Cicatricial alopecia, also known as, scarring alopecia, represents various types of hair loss disorders that cause permanent hair loss. Scarring alopecia causes destruction of hair follicles and replaces the follicles with scar tissue. Once hair follicles are destroyed, hair growth is not possible. Although there are different types of scarring alopecia, the common cause is inflammation of the hair follicle.

The hair follicle is located underneath the skin. Near the upper part of the follicle lives the stem cells and sebaceous glands, which secrete sebum. Once the stem cells and the sebaceous glands are destroyed, there is no way for cells to regenerate, which results in permanent hair loss. There are three common types of scarring alopecia.

Frontal Fibrosing Alopecia (FFA)

Frontal fibrosing alopecia looks like a straight narrow band of hair loss right at the front of the head. It happens around the temples and hairline. It affects postmenopausal women over the age of 50. Some people also lose eyebrow hair when they have frontal fibrosing alopecia.

The signs of frontal fibrosing alopecia

Frontal fibrosing alopecia is noticeably different under a microscope. The scalp will look shiny, discolored, red in some areas, and follicle openings will be closed. This type of hair loss can also be found in women with genetic hair loss.

What is the cause of FFA?

The cause of FFA is unknown, but it’s speculated that hormonal fluctuations could be a result since the scalp disorder affects women after menopause.

What treatments are available?

Unfortunately, there is no treatment for frontal fibrosing alopecia as of yet. Doctors may prescribe oral steroids and anti-inflammatory antibiotics. According to Dr. Singh, the 5-alpha reductase inhibitors finasteride and dutasteride have been reported to stop further hair loss in some women.

Central centrifugal cicatricial alopecia (CCCA)

Central centrifugal cicatricial alopecia is the most common form of scarring alopecia. It causes destruction of hair follicles, because inflammatory cells attack hair follicle cells. It can affect both men and women of any race, but research shows it affects African American women greater. Pressing combs, hair extensions, braids, and the length of time relaxer is left on the scalp may influence central centrifugal cicatricial alopecia.

How can you tell if you have CCCA?

Diagnosis of CCCA has to be done with the help of a biopsy from a doctor, because it can resemble other types of hair loss, such as genetic hair loss, diffuse hair loss, or alopecia areata.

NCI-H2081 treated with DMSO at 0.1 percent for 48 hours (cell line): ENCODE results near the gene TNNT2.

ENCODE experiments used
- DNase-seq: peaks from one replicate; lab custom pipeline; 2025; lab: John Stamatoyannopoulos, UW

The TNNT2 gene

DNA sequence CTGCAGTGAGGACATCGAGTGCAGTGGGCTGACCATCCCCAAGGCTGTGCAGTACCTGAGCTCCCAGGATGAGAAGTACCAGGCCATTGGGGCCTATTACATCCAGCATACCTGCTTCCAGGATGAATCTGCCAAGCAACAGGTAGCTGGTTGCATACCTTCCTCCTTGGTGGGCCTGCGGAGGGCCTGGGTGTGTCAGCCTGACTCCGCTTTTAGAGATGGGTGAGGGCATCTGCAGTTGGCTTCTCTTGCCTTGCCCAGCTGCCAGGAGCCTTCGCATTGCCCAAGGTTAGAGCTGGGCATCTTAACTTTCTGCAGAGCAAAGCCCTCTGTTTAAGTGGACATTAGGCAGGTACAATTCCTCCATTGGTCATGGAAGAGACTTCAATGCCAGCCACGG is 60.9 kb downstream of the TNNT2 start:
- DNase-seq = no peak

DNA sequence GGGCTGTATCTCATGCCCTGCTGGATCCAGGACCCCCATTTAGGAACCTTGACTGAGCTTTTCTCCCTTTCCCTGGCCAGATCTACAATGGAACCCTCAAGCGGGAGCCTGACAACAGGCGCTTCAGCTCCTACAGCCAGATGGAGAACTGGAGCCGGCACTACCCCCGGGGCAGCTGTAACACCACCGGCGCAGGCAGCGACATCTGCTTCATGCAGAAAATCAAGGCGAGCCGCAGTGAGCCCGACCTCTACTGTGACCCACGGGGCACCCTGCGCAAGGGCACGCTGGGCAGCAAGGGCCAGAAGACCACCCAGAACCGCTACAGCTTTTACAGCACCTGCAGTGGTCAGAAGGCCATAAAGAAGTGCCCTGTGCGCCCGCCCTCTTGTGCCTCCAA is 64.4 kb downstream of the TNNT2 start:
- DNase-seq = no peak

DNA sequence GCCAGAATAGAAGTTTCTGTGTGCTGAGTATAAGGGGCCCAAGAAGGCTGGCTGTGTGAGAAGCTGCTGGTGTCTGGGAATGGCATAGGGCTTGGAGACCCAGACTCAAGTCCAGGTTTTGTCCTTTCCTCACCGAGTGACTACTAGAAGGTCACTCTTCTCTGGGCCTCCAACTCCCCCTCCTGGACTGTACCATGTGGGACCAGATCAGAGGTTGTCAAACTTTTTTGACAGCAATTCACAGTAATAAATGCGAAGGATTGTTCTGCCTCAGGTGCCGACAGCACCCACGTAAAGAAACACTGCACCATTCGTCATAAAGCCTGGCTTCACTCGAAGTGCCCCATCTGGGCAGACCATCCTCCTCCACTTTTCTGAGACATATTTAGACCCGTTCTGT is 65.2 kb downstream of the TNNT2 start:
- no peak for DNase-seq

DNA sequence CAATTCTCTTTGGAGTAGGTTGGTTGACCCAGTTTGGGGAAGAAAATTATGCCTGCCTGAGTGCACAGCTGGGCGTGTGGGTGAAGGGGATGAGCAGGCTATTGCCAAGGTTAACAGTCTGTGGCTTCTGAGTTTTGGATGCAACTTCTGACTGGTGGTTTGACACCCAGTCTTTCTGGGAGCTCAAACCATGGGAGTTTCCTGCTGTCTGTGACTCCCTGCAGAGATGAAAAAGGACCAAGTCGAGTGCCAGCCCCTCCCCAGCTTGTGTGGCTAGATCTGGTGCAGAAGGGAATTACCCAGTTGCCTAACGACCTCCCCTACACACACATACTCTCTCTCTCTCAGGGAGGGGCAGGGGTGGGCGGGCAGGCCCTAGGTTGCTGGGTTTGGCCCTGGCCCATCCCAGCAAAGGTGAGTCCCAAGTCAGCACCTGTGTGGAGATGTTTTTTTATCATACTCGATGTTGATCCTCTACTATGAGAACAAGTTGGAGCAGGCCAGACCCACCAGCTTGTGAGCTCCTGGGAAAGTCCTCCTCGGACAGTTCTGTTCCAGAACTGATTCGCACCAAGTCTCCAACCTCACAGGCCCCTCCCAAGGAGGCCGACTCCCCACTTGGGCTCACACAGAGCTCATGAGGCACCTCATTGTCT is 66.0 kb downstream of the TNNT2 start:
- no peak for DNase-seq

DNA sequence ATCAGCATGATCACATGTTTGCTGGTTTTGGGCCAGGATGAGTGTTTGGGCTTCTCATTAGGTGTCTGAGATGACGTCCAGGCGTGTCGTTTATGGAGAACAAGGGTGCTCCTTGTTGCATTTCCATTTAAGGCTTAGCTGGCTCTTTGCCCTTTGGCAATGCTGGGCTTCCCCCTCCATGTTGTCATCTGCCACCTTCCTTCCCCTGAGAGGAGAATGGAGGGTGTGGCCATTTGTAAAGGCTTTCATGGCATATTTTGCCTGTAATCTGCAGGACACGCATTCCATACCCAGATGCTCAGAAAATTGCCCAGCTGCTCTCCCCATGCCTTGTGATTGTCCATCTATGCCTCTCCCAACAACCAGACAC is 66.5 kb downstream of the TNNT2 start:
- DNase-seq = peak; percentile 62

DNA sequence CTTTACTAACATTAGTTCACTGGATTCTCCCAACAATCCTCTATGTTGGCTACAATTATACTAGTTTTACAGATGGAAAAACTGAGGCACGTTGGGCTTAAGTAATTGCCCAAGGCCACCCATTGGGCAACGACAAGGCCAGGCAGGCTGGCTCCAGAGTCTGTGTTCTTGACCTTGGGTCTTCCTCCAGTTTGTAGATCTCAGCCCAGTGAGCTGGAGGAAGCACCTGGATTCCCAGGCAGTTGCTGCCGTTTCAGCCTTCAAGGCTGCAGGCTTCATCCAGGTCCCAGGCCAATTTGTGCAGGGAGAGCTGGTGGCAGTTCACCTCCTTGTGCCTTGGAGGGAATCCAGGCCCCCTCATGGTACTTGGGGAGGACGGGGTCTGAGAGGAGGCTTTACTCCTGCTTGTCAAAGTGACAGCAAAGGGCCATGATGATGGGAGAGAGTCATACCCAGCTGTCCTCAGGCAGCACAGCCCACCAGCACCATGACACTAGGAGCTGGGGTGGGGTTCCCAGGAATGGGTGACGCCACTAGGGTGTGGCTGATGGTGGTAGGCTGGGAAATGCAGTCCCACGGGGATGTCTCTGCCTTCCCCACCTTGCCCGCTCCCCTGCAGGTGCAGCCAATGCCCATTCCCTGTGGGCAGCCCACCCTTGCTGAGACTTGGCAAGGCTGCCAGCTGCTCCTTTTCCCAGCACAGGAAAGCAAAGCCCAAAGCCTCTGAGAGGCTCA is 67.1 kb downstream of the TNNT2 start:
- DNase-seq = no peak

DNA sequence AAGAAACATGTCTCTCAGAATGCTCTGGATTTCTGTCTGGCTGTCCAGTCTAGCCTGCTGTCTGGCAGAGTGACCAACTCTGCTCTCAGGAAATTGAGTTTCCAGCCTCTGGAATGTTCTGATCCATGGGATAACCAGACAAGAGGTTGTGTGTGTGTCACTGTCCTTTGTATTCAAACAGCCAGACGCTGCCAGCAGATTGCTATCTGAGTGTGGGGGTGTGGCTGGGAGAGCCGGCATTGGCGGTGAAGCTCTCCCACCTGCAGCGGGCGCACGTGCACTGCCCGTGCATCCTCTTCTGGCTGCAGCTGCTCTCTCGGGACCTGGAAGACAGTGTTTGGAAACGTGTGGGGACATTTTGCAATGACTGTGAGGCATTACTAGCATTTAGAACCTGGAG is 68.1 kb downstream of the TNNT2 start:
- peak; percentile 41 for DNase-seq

Are there any signs of CCCA?

Some people may feel burning, tingling, or tenderness of the scalp. Central centrifugal alopecia may start off with a small unnoticeable bald spot on the scalp that slowly expands over time. The scalp may look shiny and feel smooth. In other cases, CCCA can take place rapidly and lead to a lot of hair loss in a shorter period of time.

Is there any treatment CCCA?

For best treatment options, I recommend going to a dermatologist who specializes in hair and scalp disorders, because it is challenging to diagnose and treat scarring alopecia. Anti-inflammatory medications are prescribed by doctors to stop or reduce lymphocytic cells from destroying the hair follicle.

Lichen Planopilaris (LPP)

Lichen planopilaris is different from other types of scarring alopecias, because it is an inflammatory autoimmune skin condition. If someone has lichen planopilaris, their immune system mistakenly attacks cells of hair follicles, replacing them with scar tissue.

What does lichen planopilaris look like?

You may notice a small patch of alopecia or multiple small areas of white hair loss. If you rub your finger against the area where you see the hair loss, the scalp feels rough. Lichen planopilaris can increase in size and be as large as the palm of your hand.

There are many types of hair loss that resemble patchy hair loss, so a biopsy is the best way to diagnose it. A person might feel pain due to the inflammation or itchy purplish bumps on the scalp.

Treatment options for lichen planopilaris

As of now, there is no treatment for lichen planopilaris. Dermatologists can recommend antihistamines to relieve itching, topical treatments, such as corticosteroid creams, to bring down the swelling, and treat bumps with prednisone shots. Lichen planopilaris goes away by itself and any treatment prescribed will help alleviate the symptoms.

The first step in diagnosing scarring alopecia is to get a scalp biopsy. It advises the doctor on the type of inflammation present, as well as how much inflammation is affecting the follicles and where the inflammation is in the hair follicle. A biopsy also helps the dermatologist determine the best therapy to use for the scarring alopecia.

What's next:

Learn more about oils that soothe the scalp, read about anti-inflammatory oils

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